Richard Graeter ’86, president and CEO of the family business, shares “dirty secret” about ice cream.


I scream, you scream, we all scream for black raspberry chocolate chip. Or at least there’s a good chance you do if you indulge in Graeter’s. If you know Graeter’s — the family-owned ice cream business in Cincinnati — you’re likely not surprised that this is its top-selling flavor.

Richard Graeter ’86 is fairly certain his family’s business is the second largest consumer of black raspberries in the U.S. He thinks the only company that possibly uses more is Smucker’s, another family-owned operation in Ohio headed by a Miami alum.

Graeter’s dad, Dick, is the one credited with concocting the flavor.

Always experimenting, Dick created a small batch of plain black raspberry, something he’d tasted as a kid while traveling with his family. In Dick’s day, customers came into the back room while he packed their purchases in dry ice. One such visitor suggested adding chocolate chips.

“So he did, much to his regret because it took off like wildfire, and he had to stop making the plain black raspberry, which he liked,” Richard says.

No surprise there. Almost every Graeter born into the family prefers plain. Richard, who opts for vanilla and chocolate, explains their taste.

“Our wives and people who marry into the family like the chocolate chips – 80 percent of our production is with chocolate chips. That’s what most of our customers like. But for those of us behind the scenes, we know how much goes into making the ice cream, and that’s what we truly like the best.”

Great-grandfather Louis started the business in 1868, selling at neighborhood street markets. After he married Regina Berger, they bought a store, making their product in the back room.

When Louis died, Regina took over and saved the business as mass-produced, cheaper ice creams flooded the market. Stubborn, she stuck with her labor-intensive, old-world French pot freezers and eventually opened 20 parlors.

“She built the business in an era when women were not businessmen,” Richard says. “She is why we’re here today.”

Each era has its struggles. Richard and his partners, cousins Chip and Bob, are the fourth generation and have gone through difficult growing pains.

“Transitioning a family business is extremely difficult. It’s not just legal and accounting stuff. There are a lot of emotions and relationships tied up in the transition, especially when you go from brothers to cousins. The fact that we had challenges is not unique. What is unique is we solved those challenges and moved on to another generation of success. I think only 1, 2 percent of family businesses ever make it to the fourth generation.”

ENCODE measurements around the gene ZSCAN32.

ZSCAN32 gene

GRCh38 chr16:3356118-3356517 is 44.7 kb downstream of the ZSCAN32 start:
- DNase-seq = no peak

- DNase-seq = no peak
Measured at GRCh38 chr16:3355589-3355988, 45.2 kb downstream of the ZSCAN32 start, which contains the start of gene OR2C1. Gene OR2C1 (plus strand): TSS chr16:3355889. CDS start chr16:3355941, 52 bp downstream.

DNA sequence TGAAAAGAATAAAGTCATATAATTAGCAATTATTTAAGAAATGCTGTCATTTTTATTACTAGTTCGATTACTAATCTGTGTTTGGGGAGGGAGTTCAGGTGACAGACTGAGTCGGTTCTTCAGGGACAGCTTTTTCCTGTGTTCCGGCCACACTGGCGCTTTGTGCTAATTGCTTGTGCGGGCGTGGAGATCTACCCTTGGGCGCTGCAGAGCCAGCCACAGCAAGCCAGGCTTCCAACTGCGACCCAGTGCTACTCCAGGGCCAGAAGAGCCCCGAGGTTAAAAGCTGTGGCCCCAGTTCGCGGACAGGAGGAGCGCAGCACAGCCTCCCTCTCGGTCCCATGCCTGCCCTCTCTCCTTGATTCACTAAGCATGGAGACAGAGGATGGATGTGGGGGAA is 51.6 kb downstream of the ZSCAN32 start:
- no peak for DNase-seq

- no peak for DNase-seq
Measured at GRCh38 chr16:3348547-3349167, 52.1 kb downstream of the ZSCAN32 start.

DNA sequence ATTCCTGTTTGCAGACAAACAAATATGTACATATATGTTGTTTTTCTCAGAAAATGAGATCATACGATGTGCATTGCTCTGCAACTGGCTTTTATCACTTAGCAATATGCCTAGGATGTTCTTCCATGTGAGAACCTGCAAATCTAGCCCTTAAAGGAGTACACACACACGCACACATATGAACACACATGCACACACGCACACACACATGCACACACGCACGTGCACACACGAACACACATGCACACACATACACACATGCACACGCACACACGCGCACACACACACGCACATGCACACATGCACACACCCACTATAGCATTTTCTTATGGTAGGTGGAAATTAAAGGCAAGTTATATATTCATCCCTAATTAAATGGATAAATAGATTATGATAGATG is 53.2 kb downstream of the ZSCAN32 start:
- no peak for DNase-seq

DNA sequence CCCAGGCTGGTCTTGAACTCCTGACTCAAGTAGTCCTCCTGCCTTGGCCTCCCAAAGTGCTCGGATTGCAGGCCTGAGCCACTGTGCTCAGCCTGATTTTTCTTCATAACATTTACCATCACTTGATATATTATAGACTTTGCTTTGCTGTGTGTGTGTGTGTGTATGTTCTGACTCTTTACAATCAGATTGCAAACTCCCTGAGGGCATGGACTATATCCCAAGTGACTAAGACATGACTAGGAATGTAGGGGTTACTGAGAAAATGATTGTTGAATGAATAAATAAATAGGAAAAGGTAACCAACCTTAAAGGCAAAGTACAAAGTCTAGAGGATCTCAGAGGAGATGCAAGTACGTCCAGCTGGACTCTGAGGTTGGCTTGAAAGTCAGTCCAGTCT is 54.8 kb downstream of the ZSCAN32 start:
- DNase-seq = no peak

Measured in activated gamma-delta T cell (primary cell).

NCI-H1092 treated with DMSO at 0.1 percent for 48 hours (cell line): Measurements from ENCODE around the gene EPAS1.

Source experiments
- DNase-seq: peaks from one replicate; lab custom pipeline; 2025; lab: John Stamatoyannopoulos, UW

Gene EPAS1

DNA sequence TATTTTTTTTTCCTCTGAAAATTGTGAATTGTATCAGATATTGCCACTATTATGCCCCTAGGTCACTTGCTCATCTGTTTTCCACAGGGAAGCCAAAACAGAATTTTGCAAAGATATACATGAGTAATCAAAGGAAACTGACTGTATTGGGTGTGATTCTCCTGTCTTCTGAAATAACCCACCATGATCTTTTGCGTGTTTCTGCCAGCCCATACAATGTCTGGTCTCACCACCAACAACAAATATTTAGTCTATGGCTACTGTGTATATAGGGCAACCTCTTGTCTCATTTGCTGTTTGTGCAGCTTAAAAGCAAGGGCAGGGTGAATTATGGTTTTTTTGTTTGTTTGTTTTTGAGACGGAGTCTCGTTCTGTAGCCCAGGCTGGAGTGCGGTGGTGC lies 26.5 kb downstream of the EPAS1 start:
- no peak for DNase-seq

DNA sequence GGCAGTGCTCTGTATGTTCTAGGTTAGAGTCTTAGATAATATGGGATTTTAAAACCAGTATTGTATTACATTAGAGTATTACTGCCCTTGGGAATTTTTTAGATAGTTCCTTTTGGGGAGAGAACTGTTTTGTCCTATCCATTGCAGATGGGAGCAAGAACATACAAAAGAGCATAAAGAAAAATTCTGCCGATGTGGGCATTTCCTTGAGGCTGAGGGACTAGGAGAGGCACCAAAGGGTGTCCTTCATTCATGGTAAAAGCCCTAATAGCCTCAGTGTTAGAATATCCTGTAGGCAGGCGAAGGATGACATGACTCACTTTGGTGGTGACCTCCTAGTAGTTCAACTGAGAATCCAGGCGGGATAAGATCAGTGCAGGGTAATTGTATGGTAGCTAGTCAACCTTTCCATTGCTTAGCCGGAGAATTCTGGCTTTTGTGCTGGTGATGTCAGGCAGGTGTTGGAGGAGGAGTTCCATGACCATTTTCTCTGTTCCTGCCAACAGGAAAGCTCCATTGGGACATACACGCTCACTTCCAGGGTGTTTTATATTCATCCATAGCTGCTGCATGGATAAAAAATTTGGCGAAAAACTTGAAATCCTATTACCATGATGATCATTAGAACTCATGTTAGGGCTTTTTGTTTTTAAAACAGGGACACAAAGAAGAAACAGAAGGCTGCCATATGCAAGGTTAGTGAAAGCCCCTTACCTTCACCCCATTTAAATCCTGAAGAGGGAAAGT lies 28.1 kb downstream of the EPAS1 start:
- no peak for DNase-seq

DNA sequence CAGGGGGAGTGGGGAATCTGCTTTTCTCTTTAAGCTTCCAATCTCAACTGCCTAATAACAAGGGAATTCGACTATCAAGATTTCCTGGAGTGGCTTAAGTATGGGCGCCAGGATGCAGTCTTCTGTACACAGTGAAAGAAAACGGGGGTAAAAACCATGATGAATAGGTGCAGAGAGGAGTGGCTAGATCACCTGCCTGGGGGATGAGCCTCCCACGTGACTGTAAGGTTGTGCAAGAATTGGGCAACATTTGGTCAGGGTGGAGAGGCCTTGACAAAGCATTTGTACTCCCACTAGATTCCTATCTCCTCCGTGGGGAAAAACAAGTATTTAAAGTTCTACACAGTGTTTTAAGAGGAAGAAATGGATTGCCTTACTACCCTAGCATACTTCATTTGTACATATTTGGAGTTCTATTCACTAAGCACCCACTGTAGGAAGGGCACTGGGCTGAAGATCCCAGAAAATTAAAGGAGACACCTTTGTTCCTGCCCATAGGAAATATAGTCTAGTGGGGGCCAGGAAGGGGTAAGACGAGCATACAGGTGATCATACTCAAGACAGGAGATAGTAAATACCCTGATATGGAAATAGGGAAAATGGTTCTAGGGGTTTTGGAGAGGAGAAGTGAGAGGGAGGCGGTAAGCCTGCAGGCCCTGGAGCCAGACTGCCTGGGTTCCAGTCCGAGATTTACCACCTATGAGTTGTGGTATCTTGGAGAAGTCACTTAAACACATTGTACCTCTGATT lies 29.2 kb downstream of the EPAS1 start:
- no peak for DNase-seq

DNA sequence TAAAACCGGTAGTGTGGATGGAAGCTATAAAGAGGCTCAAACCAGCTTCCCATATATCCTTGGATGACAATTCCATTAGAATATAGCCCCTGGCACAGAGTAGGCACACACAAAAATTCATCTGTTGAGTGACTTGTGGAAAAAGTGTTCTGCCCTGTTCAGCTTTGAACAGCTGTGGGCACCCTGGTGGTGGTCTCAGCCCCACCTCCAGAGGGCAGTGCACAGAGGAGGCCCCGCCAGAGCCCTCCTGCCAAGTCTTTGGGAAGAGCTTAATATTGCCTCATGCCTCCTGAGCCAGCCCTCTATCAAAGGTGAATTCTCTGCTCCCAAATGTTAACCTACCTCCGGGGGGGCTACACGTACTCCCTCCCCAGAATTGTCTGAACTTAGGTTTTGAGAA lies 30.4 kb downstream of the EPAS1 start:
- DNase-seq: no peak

Corporations are another challenge, trying to crowd out craft brands, Richard says. Graeter’s isn’t exactly the cheapest in the grocery store, where its competition is Ben & Jerry’s and Talenti, both owned by Unilever, and Nestle’s Häagen-Dazs.

Richard says the “dirty secret” about ice cream is it’s sold by volume because many manufacturers pump air into it. By law, ice cream can be 50 percent air.

“The big boys like to sell it by volume because if you put a pint of cheap ice cream on the shelf next to a pint of Graeter’s, they look the same. Now, if you pick ’em up, you don’t even need a scale to tell that the cheap ice cream is missing something because it is so much lighter. If you go ounce by ounce, put it on a gram scale, the price is much closer.

“But nobody, and I mean nobody literally anywhere in the world, supplies ice cream at the scale we do manufacturing it at 2 and a half gallons at a time.”

Food & Wine in its list of “Best Ice Cream Spots in the U.S.” awarded Graeter’s the Ohio title, crediting the company’s technique for making an extra dense and creamy dessert. Its French recipe calls for an egg custard base unlike American ice cream, which is made without eggs.

Graeter’s opened a store in Oxford in July 2015 and four this summer in Columbus, Cleveland, Pittsburgh and Chicago. In total, it has 55 scoop shops in Ohio, Kentucky, Indiana, Illinois and Pennsylvania.

As a teenager, Richard spent summers learning the business. He worked up front in a retail store as well as behind the scenes on maintenance, in the bakery too near the hot ovens for the season and alongside his dad and grandpa in the factory his great-grandmother bought in the Depression.

He and his grandpa were particularly messy with the bittersweet and the syrup. By the end of the day, they looked like they’d been dipped in chocolate.

As for Richard’s current relationship with the sweet treat?

“I try to eat a little bit every day. People say, ‘Oh, you must be sick of ice cream,’ and I’m, ‘Are you crazy? I love it!’ ”

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